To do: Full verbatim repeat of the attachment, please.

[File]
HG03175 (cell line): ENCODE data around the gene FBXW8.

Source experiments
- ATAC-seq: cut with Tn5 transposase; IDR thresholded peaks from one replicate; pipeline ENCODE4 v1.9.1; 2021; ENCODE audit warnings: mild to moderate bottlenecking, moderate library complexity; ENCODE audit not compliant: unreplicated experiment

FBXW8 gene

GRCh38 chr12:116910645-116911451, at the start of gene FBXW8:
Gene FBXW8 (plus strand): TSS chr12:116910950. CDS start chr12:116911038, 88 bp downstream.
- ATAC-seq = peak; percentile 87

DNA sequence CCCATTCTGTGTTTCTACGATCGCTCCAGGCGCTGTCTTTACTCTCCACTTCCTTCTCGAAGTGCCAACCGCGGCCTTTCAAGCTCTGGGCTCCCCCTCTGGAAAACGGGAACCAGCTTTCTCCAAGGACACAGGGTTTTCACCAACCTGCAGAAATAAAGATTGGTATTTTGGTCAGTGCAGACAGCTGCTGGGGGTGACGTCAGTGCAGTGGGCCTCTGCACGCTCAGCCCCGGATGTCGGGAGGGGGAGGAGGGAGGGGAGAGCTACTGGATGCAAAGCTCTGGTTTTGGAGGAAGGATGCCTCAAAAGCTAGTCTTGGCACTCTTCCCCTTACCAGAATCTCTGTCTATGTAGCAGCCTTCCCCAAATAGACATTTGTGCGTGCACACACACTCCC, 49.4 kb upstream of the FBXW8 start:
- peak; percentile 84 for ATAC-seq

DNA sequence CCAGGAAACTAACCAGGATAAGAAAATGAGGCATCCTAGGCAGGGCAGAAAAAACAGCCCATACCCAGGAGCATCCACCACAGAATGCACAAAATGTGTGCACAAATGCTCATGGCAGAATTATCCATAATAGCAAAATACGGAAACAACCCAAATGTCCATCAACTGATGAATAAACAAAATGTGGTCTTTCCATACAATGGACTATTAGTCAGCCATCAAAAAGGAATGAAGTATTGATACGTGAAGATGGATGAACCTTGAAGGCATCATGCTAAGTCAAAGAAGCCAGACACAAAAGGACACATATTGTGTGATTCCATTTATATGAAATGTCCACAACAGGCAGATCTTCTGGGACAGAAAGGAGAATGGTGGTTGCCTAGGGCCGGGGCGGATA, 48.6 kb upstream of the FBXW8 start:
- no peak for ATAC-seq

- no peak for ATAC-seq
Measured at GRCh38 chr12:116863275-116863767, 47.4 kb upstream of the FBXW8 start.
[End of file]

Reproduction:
HG03175 (cell line): ENCODE data around the gene FBXW8.

Source experiments
- ATAC-seq: cut with Tn5 transposase; IDR thresholded peaks from one replicate; pipeline ENCODE4 v1.9.1; 2021; ENCODE audit warnings: mild to moderate bottlenecking, moderate library complexity; ENCODE audit not compliant: unreplicated experiment

FBXW8 gene

GRCh38 chr12:116910645-116911451, at the start of gene FBXW8:
Gene FBXW8 (plus strand): TSS chr12:116910950. CDS start chr12:116911038, 88 bp downstream.
- ATAC-seq = peak; percentile 87

DNA sequence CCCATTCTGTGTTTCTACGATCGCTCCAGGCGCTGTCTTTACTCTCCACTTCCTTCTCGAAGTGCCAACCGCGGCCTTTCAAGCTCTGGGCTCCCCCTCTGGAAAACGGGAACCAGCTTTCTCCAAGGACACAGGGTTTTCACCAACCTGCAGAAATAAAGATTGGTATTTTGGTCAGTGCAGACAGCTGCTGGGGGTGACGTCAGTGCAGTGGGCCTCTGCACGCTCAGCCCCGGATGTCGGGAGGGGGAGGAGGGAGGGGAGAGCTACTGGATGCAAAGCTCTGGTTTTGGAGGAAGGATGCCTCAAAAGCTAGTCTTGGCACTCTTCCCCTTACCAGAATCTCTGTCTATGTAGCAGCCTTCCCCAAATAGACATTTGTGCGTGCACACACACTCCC, 49.4 kb upstream of the FBXW8 start:
- peak; percentile 84 for ATAC-seq

DNA sequence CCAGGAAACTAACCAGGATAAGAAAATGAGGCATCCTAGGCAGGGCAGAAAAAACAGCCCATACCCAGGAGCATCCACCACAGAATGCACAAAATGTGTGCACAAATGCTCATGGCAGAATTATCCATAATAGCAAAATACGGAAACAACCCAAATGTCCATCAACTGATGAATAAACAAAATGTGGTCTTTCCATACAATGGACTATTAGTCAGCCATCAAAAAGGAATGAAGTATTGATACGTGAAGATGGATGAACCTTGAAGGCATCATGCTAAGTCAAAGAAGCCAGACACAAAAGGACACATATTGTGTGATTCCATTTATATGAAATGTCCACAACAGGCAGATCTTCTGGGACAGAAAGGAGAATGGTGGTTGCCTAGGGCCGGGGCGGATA, 48.6 kb upstream of the FBXW8 start:
- no peak for ATAC-seq

- no peak for ATAC-seq
Measured at GRCh38 chr12:116863275-116863767, 47.4 kb upstream of the FBXW8 start.